Properly implemented psychiatric efforts are scarce in developing countries, as patients are often misdiagnosed and mistreated, while understaffed facilities coupled with a lack of funding exasperate this situation.
The World Health Organization (WHO) defines mental health as 'a state of well-being in which every individual is able to realize his or her own potential, can cope with the normal stresses of life, work productively and make a contribution to his or her family and community'. Conversely, mental disorder is often classified as 'clinically significant behavioral or psychological syndrome with enough personality, mind and/or emotional organization that seriously impairs individual and social function with an increased risk of suffering, death, pain, disability or loss of freedom'. Ikedinachukwu Nwankwor, a psychiatrist hailing from Nigeria but currently residing in Winnipeg, Manitoba, has explained a few factors that contribute to the struggles of his field's operations in third world countries.
While the rationale explaining 'mental health' and 'mental disorder' cannot be denied, physicians are in constant disagreement about the roots of these afflictions. Physicians might misdiagnose a patient, proposing that he or she is suffering from a genetic disease or recovering from a stressful life encounter, directly leading to imprudent treatment methods such as psychotherapy, prescribed pharmaceuticals and brain stimulation techniques. As Ikedinachukwu Nwankwor suggests, mental health practitioners must first come to a common ground in their diagnosing and treatment conclusions; too many clinics, hospitals, religious organizations, and unorthodox traditional practices are administering their own brands of resolutions.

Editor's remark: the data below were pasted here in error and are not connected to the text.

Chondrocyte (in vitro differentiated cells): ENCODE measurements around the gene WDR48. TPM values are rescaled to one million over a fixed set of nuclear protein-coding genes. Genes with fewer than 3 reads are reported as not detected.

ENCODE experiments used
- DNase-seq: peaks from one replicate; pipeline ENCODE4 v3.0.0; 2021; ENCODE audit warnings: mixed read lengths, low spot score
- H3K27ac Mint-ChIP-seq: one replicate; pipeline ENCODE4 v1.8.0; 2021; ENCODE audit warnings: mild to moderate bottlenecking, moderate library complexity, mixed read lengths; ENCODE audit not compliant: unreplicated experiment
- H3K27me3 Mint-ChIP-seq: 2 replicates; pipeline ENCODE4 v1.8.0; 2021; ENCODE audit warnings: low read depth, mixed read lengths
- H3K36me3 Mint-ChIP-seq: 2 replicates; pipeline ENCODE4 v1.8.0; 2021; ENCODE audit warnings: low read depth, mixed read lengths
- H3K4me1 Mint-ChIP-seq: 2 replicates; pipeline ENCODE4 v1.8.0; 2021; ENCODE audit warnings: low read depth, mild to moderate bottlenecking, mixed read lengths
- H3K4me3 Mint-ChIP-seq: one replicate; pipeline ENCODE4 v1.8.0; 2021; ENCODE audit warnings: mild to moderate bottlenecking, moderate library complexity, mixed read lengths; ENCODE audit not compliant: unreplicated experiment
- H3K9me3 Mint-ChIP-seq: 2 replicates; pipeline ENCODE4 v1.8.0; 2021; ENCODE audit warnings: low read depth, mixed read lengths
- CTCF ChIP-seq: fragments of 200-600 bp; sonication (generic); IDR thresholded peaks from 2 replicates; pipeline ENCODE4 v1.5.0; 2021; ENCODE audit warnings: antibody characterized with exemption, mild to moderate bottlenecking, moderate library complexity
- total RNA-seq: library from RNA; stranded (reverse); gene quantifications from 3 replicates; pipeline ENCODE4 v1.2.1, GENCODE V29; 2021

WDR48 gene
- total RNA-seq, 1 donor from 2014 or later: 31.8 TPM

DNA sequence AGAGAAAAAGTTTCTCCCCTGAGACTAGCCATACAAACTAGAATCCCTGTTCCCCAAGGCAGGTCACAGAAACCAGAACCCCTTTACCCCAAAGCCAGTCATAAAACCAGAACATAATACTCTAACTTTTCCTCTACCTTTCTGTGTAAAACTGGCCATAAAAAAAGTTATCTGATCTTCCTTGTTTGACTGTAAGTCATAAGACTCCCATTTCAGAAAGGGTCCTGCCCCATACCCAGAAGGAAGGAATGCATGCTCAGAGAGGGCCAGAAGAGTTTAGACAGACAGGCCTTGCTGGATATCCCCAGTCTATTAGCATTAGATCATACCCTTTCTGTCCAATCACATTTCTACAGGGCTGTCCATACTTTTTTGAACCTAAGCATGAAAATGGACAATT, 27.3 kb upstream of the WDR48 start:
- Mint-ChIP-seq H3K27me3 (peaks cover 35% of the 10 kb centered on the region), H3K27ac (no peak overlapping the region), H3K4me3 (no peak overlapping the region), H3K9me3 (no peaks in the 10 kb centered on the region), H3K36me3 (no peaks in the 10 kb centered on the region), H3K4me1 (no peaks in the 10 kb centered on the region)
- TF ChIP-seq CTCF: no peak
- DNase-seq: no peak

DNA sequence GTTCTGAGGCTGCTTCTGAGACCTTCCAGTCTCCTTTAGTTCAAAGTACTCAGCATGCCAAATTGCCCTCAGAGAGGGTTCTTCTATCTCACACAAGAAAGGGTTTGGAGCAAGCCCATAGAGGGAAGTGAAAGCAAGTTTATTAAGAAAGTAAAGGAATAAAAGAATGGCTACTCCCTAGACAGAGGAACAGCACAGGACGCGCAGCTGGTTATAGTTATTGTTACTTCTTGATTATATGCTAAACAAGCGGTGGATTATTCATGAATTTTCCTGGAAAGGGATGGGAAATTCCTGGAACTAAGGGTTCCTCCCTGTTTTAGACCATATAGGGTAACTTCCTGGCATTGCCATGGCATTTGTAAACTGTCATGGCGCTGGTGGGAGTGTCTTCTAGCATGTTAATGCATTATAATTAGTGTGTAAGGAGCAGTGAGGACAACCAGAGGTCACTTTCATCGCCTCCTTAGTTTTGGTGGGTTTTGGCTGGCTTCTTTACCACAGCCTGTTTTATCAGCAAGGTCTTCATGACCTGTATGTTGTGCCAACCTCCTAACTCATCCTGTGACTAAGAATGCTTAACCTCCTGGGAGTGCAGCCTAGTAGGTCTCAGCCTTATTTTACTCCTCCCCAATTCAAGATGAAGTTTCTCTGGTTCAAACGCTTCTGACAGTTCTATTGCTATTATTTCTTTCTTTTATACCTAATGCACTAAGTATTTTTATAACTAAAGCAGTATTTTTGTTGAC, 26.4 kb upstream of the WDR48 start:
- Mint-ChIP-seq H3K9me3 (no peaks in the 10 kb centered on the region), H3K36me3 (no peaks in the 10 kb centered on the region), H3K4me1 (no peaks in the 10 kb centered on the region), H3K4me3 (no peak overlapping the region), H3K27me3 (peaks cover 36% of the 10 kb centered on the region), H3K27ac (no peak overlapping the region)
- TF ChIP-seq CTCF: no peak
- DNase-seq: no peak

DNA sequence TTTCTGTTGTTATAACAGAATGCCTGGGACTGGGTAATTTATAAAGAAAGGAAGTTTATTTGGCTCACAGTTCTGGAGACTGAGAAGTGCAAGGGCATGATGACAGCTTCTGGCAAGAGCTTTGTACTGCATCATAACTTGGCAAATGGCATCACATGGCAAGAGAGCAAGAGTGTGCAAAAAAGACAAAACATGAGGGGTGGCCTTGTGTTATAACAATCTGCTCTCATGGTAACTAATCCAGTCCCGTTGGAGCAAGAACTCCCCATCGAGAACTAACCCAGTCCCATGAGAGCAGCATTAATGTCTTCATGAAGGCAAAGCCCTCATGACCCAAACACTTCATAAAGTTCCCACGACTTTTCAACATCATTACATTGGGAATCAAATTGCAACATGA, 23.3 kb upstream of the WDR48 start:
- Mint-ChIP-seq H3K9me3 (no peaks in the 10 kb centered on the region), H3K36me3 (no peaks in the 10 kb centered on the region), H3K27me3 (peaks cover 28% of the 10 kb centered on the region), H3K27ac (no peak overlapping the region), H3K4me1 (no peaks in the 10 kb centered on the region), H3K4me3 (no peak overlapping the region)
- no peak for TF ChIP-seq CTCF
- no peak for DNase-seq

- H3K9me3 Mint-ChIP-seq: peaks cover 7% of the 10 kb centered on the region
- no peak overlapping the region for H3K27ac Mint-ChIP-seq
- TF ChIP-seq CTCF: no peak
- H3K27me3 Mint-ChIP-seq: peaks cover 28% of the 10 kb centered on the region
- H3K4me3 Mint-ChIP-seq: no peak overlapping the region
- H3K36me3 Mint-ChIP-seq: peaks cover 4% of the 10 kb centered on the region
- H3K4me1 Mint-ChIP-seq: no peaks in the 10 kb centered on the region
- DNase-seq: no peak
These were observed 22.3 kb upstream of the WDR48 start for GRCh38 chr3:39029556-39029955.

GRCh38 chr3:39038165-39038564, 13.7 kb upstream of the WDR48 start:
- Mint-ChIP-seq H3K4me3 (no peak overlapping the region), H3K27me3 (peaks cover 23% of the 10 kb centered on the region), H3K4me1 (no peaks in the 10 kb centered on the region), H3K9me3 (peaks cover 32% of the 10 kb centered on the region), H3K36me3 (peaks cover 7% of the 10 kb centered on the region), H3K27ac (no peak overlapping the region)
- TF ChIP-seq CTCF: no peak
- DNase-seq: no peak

Funding & Facilities
Not nearly enough resources are apportioned for mental health treatment, especially in developing countries. Indonesia, for example, is home to 250 million people, yet is a tremendously under-resourced nation for mental health care needs. On average, WHO asserts that high income nations pledge five percent of total health spending on mental health, whereas lower middle-income countries commit fewer than two percent of their national budget. A country of Indonesia's state is, unfortunately, thought to have access to less than one percent of the country’s total budget is dedicated to mental health.
Clearly, these statistics require a shot in the arm; however, the possibility of that hinges on a greater number of reputable, well trained psychiatrists making their presence felt. Indonesia currently only has approximately 700 psychiatrists, one for every 350,000 citizens. Despite a population of roughly ten million people, Haiti only has ten licensed psychiatrists and Rwanda a mere five. Mexico and Indonesia, among other countries, see most of their psychiatrists crammed into central, heavily populated areas, leaving the other zones or communities empty handed.